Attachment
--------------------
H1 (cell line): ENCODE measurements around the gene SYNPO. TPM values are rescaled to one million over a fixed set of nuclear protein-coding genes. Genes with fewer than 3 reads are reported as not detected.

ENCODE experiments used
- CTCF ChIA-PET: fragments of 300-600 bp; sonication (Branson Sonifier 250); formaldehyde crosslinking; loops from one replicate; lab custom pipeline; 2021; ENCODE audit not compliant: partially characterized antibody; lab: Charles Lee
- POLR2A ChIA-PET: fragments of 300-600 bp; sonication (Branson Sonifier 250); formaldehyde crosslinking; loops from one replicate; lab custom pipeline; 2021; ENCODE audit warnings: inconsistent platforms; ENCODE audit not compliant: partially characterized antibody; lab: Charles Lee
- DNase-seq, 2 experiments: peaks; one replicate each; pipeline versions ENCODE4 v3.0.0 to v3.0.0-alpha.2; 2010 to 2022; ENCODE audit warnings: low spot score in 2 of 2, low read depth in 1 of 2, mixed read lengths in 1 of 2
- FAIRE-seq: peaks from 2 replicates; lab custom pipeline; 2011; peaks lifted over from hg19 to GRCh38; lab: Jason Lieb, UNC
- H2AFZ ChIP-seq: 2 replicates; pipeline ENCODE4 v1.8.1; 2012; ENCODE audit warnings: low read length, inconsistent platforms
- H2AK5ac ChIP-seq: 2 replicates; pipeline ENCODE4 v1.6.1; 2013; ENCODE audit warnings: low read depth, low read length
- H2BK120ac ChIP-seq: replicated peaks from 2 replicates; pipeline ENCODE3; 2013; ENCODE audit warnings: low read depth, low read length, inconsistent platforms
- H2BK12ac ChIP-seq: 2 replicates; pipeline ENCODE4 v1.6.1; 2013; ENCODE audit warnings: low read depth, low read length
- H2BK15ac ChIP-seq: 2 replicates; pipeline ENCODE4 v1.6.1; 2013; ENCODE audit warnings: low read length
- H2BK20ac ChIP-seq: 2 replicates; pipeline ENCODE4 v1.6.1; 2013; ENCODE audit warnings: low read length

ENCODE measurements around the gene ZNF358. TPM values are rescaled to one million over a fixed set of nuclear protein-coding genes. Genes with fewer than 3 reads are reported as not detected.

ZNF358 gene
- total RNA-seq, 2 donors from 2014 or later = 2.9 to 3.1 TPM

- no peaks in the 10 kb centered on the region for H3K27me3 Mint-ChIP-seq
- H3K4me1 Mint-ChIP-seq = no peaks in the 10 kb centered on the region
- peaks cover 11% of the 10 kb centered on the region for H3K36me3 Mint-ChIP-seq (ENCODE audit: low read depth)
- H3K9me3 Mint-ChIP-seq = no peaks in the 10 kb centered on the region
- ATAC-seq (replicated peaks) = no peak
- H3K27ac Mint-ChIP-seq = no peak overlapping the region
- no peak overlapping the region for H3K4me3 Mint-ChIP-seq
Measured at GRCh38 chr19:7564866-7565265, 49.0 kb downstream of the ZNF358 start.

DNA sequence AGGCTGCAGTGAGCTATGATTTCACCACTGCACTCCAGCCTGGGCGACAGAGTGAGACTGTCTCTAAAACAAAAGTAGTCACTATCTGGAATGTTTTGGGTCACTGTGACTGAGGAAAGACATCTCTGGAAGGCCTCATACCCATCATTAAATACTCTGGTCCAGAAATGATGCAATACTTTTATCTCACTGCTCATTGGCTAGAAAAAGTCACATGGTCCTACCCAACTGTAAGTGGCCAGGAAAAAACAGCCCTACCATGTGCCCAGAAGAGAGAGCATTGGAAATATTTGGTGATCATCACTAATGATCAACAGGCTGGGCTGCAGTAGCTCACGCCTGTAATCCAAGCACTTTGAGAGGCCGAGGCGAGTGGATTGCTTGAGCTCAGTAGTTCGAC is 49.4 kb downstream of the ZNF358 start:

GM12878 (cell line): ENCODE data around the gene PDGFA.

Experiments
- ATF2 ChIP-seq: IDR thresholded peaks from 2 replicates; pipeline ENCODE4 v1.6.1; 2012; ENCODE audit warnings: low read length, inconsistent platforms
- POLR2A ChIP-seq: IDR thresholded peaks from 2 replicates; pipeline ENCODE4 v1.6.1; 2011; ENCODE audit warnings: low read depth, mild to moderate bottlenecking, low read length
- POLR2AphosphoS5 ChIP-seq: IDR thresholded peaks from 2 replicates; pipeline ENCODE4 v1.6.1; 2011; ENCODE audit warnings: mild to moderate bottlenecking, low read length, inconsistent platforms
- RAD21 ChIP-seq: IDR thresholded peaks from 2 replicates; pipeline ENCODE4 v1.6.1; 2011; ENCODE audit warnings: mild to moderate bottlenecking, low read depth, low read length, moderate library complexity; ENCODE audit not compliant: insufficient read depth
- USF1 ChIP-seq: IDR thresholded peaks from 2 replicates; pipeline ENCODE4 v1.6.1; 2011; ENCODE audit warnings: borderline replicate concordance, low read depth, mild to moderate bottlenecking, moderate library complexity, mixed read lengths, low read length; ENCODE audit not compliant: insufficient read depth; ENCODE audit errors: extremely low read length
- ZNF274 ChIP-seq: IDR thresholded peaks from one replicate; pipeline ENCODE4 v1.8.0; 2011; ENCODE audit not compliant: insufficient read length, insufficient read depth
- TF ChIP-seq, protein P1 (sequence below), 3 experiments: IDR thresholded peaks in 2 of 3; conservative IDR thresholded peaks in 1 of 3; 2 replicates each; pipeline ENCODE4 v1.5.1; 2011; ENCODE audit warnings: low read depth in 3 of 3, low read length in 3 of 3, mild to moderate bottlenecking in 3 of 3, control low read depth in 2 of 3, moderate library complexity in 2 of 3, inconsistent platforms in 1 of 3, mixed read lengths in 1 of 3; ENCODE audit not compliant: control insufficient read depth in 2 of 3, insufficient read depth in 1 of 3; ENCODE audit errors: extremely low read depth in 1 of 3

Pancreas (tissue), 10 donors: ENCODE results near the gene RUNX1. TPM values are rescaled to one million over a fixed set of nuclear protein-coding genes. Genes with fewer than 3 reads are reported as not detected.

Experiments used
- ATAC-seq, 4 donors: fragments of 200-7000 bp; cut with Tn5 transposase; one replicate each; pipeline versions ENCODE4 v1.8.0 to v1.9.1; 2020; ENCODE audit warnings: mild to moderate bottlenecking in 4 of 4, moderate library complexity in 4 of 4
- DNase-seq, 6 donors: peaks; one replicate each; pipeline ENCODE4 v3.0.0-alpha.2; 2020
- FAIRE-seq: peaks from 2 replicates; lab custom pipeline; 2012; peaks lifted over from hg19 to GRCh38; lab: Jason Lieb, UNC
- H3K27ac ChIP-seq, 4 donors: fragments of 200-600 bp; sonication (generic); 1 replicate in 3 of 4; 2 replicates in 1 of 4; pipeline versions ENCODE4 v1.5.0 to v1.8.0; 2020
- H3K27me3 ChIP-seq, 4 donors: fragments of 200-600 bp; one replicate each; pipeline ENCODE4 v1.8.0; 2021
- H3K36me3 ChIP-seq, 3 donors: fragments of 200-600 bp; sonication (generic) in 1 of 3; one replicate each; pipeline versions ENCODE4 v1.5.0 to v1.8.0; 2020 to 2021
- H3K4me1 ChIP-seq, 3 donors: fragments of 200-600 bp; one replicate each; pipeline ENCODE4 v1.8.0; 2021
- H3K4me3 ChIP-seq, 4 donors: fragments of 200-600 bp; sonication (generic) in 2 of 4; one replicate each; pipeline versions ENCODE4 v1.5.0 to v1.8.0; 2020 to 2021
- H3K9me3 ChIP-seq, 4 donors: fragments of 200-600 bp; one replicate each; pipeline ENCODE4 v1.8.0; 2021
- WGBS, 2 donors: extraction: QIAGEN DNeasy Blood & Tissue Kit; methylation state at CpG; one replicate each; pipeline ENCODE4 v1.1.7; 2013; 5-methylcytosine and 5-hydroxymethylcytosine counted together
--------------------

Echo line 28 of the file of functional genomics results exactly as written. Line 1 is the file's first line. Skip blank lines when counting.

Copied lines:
- POLR2A ChIP-seq: IDR thresholded peaks from 2 replicates; pipeline ENCODE4 v1.6.1; 2011; ENCODE audit warnings: low read depth, mild to moderate bottlenecking, low read length